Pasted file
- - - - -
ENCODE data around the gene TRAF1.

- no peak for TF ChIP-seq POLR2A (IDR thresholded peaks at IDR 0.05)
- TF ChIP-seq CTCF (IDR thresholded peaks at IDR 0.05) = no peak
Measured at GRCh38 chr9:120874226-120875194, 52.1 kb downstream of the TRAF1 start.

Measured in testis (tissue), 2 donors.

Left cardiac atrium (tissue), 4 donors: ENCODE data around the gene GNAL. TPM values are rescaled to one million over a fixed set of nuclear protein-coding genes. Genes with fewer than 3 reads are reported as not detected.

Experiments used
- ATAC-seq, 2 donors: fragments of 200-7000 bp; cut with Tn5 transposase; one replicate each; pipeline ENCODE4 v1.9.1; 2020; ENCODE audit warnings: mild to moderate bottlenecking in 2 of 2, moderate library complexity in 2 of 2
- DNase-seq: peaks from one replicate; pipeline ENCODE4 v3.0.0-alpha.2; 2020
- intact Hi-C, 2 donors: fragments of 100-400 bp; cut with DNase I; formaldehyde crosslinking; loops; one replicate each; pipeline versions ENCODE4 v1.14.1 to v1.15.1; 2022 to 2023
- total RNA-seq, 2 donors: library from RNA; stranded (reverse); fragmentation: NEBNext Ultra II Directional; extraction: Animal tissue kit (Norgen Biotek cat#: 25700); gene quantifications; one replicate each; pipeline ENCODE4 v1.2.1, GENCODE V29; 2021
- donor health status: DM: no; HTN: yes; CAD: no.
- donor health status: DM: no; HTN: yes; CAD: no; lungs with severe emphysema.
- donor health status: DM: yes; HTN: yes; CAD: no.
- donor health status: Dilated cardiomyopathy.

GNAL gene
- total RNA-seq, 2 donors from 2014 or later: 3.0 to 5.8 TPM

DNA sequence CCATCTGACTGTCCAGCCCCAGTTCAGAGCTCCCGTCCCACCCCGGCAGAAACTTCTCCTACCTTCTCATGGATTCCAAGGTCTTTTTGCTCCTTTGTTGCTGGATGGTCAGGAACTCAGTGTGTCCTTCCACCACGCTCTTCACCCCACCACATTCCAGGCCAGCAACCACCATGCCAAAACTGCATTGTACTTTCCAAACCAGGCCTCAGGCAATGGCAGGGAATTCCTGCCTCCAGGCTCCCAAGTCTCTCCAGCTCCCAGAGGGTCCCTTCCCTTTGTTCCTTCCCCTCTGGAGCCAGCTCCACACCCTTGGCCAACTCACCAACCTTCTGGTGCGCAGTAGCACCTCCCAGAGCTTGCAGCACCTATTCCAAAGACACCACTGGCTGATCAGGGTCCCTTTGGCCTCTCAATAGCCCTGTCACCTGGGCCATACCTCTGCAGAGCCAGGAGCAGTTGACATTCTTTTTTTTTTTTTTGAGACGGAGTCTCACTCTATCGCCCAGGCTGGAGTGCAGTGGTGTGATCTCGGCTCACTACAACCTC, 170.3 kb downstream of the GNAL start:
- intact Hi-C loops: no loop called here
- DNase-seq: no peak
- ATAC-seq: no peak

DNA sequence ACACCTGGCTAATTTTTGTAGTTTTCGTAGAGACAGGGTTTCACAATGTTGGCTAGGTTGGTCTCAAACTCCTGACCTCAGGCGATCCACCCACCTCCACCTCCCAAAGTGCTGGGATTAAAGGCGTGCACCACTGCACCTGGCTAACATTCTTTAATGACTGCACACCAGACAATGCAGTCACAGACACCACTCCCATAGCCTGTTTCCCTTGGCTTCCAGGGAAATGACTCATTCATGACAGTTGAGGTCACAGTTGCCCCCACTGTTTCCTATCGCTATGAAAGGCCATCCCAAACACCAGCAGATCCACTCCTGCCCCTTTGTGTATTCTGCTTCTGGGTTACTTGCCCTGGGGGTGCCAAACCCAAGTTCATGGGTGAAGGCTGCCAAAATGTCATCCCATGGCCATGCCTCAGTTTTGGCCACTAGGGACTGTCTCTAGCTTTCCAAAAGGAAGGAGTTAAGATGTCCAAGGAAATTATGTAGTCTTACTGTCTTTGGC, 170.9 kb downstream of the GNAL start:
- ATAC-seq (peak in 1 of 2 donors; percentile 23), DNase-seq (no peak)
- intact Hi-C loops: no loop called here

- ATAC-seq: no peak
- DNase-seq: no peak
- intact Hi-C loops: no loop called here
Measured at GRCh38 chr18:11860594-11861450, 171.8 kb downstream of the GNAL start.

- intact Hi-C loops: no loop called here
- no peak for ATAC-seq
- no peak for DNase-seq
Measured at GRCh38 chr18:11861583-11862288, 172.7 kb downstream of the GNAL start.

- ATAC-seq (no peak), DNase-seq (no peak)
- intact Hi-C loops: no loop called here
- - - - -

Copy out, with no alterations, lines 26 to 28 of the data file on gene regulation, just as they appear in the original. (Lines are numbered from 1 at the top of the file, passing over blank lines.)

- DNase-seq: no peak
- intact Hi-C loops: no loop called here
Measured at GRCh38 chr18:11860594-11861450, 171.8 kb downstream of the GNAL start.